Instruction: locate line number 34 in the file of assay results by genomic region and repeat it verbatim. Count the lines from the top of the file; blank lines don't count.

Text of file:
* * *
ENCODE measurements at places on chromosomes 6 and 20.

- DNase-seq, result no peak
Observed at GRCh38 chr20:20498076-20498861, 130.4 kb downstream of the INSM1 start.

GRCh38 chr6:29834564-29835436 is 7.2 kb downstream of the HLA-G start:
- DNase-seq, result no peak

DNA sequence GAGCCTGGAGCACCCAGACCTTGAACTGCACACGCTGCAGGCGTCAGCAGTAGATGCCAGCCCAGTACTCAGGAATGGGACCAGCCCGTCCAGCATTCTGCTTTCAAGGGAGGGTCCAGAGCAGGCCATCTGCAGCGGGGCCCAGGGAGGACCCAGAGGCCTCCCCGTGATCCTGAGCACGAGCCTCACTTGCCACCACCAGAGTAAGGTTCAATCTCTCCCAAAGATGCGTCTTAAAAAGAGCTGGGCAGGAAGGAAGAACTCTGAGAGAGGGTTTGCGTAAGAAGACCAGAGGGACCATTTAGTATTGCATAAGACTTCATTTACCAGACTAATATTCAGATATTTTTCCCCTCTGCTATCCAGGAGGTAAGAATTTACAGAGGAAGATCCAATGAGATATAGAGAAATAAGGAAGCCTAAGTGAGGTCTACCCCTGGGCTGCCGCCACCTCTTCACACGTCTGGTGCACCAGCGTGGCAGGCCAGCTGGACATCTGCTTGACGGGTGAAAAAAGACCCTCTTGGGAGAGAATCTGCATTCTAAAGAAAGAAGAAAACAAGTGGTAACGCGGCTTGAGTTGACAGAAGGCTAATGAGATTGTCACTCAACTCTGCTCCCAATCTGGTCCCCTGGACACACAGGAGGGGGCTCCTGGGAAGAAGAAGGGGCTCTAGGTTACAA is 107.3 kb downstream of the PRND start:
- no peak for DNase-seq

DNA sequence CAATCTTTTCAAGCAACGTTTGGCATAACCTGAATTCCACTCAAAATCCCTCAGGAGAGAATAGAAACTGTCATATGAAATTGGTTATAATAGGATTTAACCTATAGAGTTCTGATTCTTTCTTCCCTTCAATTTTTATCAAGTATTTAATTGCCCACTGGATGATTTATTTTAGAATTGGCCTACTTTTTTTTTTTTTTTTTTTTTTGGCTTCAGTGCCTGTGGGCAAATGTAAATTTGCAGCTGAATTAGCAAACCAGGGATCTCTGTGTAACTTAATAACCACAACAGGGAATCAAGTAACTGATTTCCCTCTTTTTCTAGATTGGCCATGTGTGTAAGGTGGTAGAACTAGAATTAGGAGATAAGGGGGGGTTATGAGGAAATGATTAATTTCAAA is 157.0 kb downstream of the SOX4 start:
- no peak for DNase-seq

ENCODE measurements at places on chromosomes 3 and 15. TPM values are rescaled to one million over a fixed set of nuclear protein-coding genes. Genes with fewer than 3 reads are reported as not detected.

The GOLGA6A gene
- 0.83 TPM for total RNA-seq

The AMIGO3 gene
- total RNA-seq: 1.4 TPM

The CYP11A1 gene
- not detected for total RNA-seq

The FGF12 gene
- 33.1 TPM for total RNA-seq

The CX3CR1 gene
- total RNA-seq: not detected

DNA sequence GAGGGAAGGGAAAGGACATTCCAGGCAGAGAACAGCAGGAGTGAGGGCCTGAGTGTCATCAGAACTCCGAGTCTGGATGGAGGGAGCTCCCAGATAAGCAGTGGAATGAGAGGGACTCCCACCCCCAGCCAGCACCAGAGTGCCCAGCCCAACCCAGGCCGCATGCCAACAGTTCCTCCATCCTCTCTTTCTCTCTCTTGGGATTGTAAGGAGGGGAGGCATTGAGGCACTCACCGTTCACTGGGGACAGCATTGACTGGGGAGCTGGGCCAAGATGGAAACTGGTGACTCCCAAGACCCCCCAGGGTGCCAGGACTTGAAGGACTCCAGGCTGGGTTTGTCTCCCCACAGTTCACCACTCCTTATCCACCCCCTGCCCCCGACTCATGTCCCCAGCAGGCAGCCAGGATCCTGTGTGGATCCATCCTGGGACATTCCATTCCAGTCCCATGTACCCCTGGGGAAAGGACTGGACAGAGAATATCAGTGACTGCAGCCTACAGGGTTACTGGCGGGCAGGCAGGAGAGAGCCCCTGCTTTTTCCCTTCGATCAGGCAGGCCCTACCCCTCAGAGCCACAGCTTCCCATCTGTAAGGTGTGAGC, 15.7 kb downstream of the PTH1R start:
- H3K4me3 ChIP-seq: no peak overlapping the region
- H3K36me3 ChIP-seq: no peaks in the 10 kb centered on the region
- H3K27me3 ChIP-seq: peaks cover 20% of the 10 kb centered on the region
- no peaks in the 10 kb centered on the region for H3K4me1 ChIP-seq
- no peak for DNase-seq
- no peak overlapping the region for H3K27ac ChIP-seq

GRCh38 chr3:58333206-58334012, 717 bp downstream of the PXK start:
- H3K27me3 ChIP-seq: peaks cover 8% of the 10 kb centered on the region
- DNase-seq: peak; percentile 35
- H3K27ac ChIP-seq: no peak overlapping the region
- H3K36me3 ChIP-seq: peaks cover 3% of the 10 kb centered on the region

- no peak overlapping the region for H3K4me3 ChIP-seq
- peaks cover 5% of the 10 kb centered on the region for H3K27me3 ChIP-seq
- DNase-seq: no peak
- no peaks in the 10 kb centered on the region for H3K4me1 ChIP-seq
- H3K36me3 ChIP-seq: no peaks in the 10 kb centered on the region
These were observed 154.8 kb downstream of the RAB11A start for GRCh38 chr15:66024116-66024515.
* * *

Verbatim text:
- peaks cover 5% of the 10 kb centered on the region for H3K27me3 ChIP-seq